Abbreviation of Certification: CMAC/PTC /ETC
Fee charged for the exam: $169.00 (Study Material Included)
Clinical Medical Assistants have a variety of job responsibilities inclusive of medical and administrative tasks depending on State Law. Some common tasks of a CMAC include; taking a patient’s history, preparing an examination room, assisting physicians during examinations, preparing and transporting specimens, preparing a patient for an EKG, filing and front desk responsibilities. Since a clinical medical assistant works with the public, appearance and respect for confidentiality is important. Certified Medical Assistants may advance to other positions through experience or additional training.
The test is comprised of 200 questions:
The breakdown is as follows: Phlebotomy, EKG, anatomy and physiology, law and ethics, safety/infection control, medical office/patient care, and healthcare systems.
Allotted time for examinees is 3 hours and 15 minutes.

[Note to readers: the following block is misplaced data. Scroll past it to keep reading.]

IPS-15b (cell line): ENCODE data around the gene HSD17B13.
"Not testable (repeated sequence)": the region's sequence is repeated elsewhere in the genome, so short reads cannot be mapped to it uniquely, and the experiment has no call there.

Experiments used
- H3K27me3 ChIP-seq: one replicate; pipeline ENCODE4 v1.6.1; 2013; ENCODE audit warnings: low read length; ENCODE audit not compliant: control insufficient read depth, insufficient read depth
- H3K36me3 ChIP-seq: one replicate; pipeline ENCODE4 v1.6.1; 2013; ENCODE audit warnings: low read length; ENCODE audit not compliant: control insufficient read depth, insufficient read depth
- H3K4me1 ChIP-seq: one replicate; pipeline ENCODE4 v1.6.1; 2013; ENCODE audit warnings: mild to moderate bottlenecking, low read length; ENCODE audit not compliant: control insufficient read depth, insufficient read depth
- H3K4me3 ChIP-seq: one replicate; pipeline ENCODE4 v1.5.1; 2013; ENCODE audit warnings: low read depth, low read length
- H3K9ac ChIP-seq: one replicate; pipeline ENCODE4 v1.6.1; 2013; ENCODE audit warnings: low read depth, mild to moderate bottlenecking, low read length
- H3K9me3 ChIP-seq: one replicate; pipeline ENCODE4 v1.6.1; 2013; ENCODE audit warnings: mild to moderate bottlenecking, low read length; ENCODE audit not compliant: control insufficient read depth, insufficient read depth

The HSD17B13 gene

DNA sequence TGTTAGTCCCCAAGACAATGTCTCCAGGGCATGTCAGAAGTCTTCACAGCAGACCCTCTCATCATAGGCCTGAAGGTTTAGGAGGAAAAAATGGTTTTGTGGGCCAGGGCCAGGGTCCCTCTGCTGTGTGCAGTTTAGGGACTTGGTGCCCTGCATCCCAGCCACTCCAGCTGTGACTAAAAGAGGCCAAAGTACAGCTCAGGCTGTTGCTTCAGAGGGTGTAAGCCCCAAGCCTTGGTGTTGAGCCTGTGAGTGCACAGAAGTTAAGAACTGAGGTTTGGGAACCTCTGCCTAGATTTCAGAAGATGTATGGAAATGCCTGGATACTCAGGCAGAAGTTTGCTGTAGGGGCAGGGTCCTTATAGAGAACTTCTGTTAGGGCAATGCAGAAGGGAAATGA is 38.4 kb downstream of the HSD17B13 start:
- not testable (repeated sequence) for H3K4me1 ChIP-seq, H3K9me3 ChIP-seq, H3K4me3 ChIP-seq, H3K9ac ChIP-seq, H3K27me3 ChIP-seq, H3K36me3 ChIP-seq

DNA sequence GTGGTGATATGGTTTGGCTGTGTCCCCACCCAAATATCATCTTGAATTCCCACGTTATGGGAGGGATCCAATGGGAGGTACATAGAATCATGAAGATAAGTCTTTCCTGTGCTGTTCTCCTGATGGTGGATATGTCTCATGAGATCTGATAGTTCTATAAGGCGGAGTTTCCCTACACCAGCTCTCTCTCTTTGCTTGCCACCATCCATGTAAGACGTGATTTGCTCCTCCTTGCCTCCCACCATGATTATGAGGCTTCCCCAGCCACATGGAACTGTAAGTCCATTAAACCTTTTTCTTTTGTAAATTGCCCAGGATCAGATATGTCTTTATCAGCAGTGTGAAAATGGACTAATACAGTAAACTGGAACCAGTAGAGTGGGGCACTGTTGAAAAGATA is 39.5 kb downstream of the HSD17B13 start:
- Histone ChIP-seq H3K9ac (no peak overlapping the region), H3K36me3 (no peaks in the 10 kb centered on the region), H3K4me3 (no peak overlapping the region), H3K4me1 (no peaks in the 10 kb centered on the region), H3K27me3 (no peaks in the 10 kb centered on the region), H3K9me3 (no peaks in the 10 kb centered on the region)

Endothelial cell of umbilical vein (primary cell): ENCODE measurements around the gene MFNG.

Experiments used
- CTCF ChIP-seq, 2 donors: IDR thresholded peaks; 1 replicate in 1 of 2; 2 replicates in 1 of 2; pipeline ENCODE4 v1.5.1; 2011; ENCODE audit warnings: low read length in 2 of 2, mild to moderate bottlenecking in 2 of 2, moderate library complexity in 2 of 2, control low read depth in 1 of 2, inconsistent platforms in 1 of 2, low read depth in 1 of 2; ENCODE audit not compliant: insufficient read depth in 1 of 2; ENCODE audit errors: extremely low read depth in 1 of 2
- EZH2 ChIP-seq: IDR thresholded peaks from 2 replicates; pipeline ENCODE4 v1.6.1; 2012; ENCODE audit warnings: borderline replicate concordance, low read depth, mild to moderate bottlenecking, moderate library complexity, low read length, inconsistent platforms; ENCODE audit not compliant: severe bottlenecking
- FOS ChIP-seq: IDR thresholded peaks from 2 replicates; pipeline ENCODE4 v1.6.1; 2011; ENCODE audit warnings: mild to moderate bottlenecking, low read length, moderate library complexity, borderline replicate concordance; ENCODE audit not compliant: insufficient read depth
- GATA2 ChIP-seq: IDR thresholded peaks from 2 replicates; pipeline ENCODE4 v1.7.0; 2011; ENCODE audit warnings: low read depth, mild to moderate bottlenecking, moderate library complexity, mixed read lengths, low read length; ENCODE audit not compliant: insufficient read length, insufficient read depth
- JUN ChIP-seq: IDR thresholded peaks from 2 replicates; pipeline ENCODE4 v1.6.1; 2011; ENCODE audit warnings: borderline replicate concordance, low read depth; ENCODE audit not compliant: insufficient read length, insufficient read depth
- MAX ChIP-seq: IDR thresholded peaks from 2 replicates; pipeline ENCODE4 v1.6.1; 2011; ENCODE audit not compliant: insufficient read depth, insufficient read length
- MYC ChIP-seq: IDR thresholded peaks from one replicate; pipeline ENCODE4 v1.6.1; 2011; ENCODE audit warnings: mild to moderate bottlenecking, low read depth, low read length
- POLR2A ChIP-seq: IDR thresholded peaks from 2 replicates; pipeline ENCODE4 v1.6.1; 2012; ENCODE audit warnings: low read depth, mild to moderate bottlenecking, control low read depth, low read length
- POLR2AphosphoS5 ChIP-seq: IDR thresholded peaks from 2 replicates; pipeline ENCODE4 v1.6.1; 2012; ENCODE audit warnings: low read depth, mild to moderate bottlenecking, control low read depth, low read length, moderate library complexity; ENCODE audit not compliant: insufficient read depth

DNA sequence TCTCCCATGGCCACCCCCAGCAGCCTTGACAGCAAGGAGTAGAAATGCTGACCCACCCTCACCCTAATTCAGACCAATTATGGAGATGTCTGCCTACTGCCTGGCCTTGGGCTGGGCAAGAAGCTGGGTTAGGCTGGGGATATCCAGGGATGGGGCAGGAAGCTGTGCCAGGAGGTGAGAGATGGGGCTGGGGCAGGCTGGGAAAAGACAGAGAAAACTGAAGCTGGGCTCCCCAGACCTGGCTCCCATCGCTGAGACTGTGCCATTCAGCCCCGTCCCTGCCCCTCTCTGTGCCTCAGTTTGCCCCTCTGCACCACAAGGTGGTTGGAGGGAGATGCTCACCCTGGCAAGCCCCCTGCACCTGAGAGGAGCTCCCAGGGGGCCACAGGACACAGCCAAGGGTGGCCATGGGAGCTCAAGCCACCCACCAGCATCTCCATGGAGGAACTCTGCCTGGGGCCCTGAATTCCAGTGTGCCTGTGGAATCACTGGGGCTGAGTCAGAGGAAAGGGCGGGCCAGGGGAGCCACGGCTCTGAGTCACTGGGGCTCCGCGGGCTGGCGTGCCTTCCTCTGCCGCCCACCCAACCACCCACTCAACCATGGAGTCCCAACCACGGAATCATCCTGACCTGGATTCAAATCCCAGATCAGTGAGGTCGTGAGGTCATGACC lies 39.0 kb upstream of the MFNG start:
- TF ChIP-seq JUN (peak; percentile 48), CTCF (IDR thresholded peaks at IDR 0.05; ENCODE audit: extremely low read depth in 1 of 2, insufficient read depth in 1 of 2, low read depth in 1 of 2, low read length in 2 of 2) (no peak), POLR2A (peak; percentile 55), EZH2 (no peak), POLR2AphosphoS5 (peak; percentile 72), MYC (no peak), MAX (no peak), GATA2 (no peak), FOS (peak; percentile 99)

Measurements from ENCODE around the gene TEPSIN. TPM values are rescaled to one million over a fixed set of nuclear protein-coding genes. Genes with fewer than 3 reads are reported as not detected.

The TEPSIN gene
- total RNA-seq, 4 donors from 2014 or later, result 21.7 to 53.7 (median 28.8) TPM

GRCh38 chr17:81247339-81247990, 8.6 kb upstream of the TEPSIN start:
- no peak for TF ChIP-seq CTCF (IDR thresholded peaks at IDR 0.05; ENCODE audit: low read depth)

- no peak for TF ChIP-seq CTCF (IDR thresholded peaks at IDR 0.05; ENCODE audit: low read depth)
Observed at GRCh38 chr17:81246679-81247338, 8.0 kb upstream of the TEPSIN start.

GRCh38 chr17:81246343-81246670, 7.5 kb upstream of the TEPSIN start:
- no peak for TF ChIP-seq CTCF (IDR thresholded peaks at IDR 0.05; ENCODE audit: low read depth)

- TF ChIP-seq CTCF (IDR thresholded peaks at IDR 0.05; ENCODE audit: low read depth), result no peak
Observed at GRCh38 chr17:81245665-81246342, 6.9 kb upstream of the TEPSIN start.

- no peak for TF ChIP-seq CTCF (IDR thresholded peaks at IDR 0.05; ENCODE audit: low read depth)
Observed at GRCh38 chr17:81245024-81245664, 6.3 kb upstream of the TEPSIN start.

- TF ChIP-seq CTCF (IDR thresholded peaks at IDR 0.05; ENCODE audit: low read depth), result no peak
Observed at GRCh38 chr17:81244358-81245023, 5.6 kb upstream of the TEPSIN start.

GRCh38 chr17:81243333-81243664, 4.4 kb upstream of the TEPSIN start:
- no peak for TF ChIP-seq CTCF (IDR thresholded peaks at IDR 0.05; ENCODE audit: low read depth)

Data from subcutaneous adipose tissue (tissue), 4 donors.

This supplemental PTC/ETC exam to the accredited CMAC, will ensure the test candidate has the necessary phlebotomy and ETC skills to meet today’s allied health job market.
Test 2 test is comprised of 50 questions:
The breakdown is as follows: Order and equipment selection, specimen collection, processing, patient ID, EKG rhythms and waves and lead placement.
Allotted time for examinees is 1 hour.
Passing Score: 73%
*The AMCA recommends a minimum of 30 venipunctures, 10 capillaries and 10 successful EKG’s, upon completion of a clinical program. The laws and regulations pertaining to minimum requirements and the allied health industry vary by state. It is highly recommended that test candidates familiarize themselves with their particular states rules and regulations regarding certification requirements.
(The educational program shall include, at a minimum, 330 clock hours of instruction and shall encompass training in the administration of intramuscular and subcutaneous injections and instruction and demonstration in; pertinent anatomy and physiology appropriate to injection procedures; choice of equipment; proper technique, including sterile technique; hazards and complications; and emergency procedures. N.J.A.C. 13:35-6.4)